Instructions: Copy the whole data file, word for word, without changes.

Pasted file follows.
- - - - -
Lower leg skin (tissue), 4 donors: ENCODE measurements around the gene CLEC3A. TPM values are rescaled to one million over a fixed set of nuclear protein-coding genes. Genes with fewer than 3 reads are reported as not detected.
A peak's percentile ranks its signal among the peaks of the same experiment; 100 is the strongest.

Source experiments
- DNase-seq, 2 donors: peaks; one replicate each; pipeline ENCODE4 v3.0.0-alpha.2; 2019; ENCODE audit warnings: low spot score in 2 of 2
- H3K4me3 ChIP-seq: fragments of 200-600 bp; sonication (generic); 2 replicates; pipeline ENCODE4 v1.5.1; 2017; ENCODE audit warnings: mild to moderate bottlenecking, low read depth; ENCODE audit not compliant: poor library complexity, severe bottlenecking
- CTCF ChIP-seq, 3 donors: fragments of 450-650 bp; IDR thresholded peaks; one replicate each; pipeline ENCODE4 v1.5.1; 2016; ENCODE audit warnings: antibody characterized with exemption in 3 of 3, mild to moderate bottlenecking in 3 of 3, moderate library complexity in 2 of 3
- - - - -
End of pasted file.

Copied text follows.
Lower leg skin (tissue), 4 donors: ENCODE measurements around the gene CLEC3A. TPM values are rescaled to one million over a fixed set of nuclear protein-coding genes. Genes with fewer than 3 reads are reported as not detected.
A peak's percentile ranks its signal among the peaks of the same experiment; 100 is the strongest.

Source experiments
- DNase-seq, 2 donors: peaks; one replicate each; pipeline ENCODE4 v3.0.0-alpha.2; 2019; ENCODE audit warnings: low spot score in 2 of 2
- H3K4me3 ChIP-seq: fragments of 200-600 bp; sonication (generic); 2 replicates; pipeline ENCODE4 v1.5.1; 2017; ENCODE audit warnings: mild to moderate bottlenecking, low read depth; ENCODE audit not compliant: poor library complexity, severe bottlenecking
- CTCF ChIP-seq, 3 donors: fragments of 450-650 bp; IDR thresholded peaks; one replicate each; pipeline ENCODE4 v1.5.1; 2016; ENCODE audit warnings: antibody characterized with exemption in 3 of 3, mild to moderate bottlenecking in 3 of 3, moderate library complexity in 2 of 3